9/11: One Year Later

Taking Flight from Air Travel

Forced to use other means of transportation post-9/11, travelers realized just how annoying flying really is.
Continental Airlines announced this week that it's reducing service to its air passengers. While you wonder what, exactly, is left in the way of service to airline passengers that could possibly be cut, consider that this comes on the heels of American Airlines' elimination of 7,000 workers last week, and persistent rumors of United Airlines going into bankruptcy.

That's three of the country's five biggest (and only) airlines, and the others aren't far behind. Despite a lucrative congressional bailout of the airline industry while the ashes of the World Trade Center were still smoldering, and despite months of low fares and aggressive promotion, the airline industry is still hemorrhaging money.

Almost every news account, without exception, attributes this "problem" to 9/11. But it's not quite so simple.

It's true that in the immediate aftermath of the successful hijacking and fatal crashing of four separate jets within an hour of each other, a lot of people stopped flying. And the new security measures added some time and hassle to the journey for returning passengers.

But after a full year in which nothing fatal, or even particularly scary, has happened on a domestic flight, ridership remains low. It's stayed low despite the cheapest fares in years; despite actual appeals to our patriotism to lure us back to the airport (or back as often as we used to go). All this is true despite the now-normal, far more stringent security measures -- which, though inconvenient, many passengers are grateful for. Something more than fear of another 9/11 is going on, and I think I know what it is.

Modern air travel is torture. When we stopped flying for a while, many of us discovered that we rather enjoyed not being tortured, thank you very much.

As the airlines have lost money, they've compounded the problem by attempting to lure us back with, um, additional torture. Southwest Airlines -- one of the financially healthiest of the bunch -- decided a couple of months ago to raise some extra cash by charging for two seats when people whose beer bellies or visible ribs protruded into the next seat. Since Southwest, like most other airlines, designed its seats to fit snugly -- for a Barbie doll -- almost everyone qualifies.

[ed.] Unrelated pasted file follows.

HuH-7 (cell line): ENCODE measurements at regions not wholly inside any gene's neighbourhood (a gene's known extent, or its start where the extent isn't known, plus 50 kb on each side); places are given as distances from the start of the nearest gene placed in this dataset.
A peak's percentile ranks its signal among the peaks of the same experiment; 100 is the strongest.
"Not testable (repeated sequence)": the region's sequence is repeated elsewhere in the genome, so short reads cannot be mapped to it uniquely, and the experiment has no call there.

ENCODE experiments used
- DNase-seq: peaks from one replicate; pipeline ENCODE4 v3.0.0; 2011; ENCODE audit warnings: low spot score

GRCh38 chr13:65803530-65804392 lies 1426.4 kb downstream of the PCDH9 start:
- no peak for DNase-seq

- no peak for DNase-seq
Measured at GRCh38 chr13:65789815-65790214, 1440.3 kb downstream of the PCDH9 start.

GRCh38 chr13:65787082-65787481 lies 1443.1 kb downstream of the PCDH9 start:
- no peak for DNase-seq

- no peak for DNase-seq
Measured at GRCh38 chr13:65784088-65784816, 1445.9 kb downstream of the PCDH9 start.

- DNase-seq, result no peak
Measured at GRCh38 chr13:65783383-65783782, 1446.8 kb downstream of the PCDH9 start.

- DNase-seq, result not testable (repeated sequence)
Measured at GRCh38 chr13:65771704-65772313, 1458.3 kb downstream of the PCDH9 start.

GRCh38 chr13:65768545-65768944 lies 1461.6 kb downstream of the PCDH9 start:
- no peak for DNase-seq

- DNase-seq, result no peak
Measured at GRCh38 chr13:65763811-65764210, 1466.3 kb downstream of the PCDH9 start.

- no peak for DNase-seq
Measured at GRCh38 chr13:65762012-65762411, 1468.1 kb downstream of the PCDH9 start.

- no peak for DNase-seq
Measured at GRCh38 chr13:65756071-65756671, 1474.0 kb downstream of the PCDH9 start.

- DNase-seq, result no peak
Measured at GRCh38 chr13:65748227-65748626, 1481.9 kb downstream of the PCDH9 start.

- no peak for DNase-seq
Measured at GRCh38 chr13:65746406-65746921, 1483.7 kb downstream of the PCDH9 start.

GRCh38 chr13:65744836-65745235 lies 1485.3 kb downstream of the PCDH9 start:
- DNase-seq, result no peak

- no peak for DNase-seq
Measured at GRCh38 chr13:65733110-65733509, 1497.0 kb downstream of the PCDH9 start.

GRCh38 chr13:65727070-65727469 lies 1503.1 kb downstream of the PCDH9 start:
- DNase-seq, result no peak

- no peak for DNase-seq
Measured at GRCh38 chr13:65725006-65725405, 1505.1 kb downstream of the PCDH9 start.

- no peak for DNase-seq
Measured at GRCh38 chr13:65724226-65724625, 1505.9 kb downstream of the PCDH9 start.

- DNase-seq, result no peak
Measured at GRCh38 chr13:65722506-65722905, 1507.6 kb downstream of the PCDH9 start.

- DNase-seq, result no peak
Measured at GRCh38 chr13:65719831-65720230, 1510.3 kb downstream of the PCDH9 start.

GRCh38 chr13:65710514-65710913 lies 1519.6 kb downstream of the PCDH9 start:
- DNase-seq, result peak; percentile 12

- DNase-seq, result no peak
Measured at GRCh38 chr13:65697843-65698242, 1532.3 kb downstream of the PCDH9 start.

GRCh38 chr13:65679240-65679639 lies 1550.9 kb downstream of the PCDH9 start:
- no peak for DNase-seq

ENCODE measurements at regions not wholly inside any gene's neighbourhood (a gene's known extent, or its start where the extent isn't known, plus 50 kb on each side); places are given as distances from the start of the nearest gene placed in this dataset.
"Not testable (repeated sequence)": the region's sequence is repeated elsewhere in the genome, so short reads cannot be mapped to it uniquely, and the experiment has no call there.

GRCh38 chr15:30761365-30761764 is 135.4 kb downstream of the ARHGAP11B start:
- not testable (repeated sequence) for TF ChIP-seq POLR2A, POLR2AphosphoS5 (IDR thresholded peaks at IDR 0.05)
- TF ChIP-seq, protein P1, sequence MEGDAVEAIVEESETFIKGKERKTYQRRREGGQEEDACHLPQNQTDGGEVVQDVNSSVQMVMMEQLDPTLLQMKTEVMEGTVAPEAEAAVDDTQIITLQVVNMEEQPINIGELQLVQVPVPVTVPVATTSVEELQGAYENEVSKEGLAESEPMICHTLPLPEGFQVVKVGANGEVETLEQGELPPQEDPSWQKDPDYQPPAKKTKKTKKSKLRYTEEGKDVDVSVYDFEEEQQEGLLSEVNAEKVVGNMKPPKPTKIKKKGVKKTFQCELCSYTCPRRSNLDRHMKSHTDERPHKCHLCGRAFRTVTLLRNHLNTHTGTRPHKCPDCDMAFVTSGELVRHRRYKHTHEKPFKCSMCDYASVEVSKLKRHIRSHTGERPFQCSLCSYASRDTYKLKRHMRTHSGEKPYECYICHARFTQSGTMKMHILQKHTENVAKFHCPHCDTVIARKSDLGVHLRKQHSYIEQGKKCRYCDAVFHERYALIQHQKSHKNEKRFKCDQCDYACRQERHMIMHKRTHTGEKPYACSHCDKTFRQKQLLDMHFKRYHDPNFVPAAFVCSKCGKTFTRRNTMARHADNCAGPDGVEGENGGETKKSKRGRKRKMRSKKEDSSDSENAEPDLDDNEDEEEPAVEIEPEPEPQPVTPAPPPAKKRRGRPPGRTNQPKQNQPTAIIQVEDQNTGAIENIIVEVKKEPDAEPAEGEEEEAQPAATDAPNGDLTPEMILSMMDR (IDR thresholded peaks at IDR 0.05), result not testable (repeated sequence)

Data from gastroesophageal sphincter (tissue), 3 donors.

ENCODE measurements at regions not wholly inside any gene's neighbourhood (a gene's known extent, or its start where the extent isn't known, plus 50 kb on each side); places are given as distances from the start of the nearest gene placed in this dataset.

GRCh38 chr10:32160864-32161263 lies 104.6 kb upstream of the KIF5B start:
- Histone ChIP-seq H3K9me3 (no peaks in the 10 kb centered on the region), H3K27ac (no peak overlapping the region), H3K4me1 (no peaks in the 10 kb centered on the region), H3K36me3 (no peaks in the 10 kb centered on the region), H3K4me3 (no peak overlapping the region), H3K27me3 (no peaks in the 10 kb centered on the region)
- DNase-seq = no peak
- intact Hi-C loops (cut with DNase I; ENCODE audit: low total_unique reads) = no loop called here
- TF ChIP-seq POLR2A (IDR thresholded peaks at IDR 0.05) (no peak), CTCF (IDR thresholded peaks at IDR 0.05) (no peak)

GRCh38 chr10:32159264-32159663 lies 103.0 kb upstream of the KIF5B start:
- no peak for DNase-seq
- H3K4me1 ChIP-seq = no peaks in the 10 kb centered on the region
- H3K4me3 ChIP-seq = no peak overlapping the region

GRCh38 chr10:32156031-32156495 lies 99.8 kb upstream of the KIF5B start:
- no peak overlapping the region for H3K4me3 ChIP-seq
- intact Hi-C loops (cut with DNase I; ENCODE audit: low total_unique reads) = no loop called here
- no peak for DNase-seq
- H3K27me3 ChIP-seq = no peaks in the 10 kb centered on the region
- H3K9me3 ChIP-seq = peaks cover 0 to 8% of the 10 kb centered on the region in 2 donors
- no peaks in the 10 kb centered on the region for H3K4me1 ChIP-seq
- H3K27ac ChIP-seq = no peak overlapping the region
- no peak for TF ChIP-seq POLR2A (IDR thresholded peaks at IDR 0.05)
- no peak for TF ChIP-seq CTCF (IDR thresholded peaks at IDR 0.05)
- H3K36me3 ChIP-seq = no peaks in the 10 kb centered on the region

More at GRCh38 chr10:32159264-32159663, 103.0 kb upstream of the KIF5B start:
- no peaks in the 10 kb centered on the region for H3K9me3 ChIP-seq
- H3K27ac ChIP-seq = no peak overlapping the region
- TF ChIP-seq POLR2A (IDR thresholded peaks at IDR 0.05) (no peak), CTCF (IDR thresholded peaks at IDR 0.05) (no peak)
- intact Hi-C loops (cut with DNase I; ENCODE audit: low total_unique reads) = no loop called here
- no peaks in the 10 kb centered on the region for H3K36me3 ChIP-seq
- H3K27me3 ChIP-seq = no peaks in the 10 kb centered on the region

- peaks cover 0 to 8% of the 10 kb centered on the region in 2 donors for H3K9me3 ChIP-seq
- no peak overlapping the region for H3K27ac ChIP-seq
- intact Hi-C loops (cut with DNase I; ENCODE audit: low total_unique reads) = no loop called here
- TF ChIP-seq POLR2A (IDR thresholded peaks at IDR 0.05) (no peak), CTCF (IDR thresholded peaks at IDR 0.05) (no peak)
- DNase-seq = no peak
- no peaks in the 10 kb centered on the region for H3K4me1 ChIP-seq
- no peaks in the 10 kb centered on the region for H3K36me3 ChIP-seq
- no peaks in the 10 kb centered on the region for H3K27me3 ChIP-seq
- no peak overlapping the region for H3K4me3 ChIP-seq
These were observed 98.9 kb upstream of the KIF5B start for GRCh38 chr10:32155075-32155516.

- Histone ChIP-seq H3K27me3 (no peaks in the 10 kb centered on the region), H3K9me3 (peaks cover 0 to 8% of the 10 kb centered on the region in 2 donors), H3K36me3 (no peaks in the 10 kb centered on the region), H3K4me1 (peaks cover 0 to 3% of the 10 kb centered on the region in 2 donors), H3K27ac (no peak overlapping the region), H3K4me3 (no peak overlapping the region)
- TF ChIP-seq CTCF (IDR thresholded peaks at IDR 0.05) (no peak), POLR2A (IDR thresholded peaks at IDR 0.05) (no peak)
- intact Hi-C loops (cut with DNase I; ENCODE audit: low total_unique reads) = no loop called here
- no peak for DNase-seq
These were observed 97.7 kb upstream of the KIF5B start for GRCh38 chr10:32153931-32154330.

Near as anyone could figure, the geniuses at Southwest either didn't care or had never even suspected that this was literally a sore point with many of their customers. Just like airline execs assumed that we wouldn't notice when they started calling unusually well-salted mini-pretzels a meal, or suddenly (and far from sympathetically) demanding $2000 for emergency travel).

Or perhaps execs assumed that we like buying our tickets the way some people play the lottery -- scratch, and today your fare may be $150, or $600. How is that figure arrived at? Who knows? Who cares? Since most people kind of like knowing that they paid a reasonable price for their service -- not four times more than the next guy, for no apparent reason -- the ridiculously byzantine pricing structure of modern air travel is widely resented, 9/11 or no. So is having to fly through a second city to get just about anywhere -- whether that city is on the way or not. L.A. to Houston? No problem. Change in Boston. (Unless, of course, you're going to Boston. Then, you change in Dublin.) And so on.

(The pinnacle of this, for me, was when I was sold a redeye ticket from Seattle to St. Louis "with one changeover." The changeover turned out to be in Portland, with one additional stop -- back in Seattle. I flew to Portland, changed, and the new jet flew from Portland to St. Louis via Seattle, meaning I could have slept an extra four hours instead of taking my quick and useless round trip to Portland.)

You can even add class resentment to the list of customer irritants. Airline travel is the one aspect of American society where not being rich gets rubbed into our faces -- or, more accurately, crammed into our chests, which is where our knees will be for five hours after we walk through the spacious First Class accommodations, paid for by people using other folks' money -- their company's money, or perhaps daddy's. It pisses people off.

People have been angered by this kind of stuff for years, but many of us figured there was nothing we could do about it. Then 9/11 came, and a new issue -- self-preservation -- meant that we had to find alternatives: drive, train, bus, cruise ship, bike trip, or, most often, simply not going.

And guess what? Many of us haven't come back. We discovered that being crammed for six hours into a space smaller than our bank's safety deposit box and fed peanuts -- and paying hundreds of dollars for the privilege -- wasn't something we had to do at all. In fact, we got along just fine without it, and going back to the experience has somehow lost its romantic luster. In the same way, I suppose, that paying a dominatrix gets old after a while.

This, I suspect, is the airlines' problem -- not that we're a nation of cowards, refusing to risk another mass hijacking episode with terrorists. More apt would be to say that we're a nation of people with a modicum of self-esteem that has discovered we need not abuse ourselves for others' profit. It's a problem that has been years in the making.

Cutting service is exactly the wrong response. Airlines have been doing this for years -- squeezing a few extra dollars from the dignity of their customers -- and now nobody is flying. Why is anyone surprised?
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